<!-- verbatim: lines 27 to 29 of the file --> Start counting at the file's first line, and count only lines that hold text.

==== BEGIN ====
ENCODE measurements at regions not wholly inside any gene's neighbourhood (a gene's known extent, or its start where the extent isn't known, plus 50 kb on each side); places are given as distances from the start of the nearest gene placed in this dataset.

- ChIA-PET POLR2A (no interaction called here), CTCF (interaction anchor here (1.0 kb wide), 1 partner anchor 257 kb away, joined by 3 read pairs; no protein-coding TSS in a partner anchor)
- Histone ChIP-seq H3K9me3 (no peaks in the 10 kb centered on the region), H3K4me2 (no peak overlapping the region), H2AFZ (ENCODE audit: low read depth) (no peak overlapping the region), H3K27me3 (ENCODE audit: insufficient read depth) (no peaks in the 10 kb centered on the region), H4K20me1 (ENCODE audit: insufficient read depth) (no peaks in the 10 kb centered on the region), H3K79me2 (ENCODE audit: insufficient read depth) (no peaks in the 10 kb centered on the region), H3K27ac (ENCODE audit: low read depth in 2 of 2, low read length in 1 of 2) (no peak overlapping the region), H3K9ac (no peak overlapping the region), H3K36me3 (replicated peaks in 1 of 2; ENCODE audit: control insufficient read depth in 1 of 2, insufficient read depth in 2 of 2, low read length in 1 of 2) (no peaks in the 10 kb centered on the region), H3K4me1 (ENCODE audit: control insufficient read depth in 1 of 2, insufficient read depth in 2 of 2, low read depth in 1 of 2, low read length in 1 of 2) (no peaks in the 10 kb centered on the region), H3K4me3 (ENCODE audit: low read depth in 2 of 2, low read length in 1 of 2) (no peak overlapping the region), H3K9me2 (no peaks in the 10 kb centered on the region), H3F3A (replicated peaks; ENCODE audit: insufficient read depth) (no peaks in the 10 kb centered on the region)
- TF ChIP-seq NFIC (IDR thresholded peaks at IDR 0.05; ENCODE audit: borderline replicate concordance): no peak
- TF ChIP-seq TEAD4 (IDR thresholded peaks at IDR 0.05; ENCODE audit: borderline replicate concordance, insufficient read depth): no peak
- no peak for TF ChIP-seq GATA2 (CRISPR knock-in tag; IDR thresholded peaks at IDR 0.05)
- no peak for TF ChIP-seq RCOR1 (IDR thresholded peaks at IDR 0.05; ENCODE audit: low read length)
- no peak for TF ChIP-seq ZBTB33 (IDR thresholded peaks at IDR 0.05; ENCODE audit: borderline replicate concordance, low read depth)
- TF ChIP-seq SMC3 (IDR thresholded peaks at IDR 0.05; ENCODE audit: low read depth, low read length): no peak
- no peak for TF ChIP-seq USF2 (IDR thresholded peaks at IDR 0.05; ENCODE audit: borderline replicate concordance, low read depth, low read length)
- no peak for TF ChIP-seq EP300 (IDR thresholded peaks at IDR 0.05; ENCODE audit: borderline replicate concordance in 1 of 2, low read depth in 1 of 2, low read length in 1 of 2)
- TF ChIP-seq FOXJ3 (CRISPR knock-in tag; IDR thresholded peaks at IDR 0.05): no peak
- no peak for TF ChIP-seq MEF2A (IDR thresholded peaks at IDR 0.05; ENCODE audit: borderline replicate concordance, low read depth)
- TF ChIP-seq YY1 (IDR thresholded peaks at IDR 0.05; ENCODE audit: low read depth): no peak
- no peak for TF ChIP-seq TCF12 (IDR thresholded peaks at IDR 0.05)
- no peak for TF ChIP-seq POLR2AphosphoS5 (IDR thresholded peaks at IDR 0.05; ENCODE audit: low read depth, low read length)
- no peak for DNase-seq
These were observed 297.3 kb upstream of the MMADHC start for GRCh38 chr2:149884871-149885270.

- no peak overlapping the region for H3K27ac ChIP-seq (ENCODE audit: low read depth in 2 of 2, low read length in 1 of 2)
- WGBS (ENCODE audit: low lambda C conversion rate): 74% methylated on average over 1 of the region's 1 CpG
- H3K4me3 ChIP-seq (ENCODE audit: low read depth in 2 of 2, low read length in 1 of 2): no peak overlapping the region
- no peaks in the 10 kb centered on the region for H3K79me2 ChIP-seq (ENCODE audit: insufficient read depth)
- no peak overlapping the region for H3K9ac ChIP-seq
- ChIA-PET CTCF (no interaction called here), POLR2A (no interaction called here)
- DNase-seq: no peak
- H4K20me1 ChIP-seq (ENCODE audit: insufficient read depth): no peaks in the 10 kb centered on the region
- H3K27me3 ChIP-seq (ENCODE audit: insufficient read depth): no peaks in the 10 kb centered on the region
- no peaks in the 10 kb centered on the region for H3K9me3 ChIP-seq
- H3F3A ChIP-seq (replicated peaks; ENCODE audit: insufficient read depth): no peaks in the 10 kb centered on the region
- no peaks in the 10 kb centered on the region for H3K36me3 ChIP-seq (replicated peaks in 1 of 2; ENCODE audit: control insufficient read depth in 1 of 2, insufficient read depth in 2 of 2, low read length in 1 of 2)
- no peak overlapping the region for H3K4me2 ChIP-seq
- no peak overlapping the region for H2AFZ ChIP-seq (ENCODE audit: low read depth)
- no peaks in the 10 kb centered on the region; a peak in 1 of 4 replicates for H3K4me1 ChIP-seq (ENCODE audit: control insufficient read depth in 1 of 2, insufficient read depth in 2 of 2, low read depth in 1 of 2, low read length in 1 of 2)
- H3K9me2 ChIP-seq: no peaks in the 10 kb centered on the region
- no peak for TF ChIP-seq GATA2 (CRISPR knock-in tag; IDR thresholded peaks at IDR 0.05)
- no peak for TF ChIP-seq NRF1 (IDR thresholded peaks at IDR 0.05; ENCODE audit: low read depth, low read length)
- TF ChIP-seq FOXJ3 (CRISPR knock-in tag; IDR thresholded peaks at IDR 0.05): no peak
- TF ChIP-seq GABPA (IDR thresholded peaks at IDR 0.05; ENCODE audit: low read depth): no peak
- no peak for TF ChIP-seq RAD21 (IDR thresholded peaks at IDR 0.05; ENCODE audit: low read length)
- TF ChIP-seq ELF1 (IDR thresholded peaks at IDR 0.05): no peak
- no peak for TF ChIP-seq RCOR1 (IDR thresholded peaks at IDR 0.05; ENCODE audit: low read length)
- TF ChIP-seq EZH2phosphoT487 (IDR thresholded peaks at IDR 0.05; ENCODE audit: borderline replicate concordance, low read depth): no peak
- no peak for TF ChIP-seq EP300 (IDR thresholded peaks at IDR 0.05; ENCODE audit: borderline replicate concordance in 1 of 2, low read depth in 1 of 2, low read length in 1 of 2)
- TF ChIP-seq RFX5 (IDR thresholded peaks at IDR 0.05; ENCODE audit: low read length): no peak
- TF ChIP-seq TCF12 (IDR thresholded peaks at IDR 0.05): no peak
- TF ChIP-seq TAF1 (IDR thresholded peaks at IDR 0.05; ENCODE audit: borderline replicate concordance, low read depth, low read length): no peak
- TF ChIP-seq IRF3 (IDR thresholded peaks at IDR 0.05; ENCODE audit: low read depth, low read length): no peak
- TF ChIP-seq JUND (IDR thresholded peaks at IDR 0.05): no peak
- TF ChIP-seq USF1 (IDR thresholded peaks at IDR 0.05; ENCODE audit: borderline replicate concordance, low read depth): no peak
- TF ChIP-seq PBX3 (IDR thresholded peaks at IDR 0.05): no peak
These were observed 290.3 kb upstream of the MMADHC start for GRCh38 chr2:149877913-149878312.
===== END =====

- H3K27me3 ChIP-seq (ENCODE audit: insufficient read depth): no peaks in the 10 kb centered on the region
- no peaks in the 10 kb centered on the region for H3K9me3 ChIP-seq
- H3F3A ChIP-seq (replicated peaks; ENCODE audit: insufficient read depth): no peaks in the 10 kb centered on the region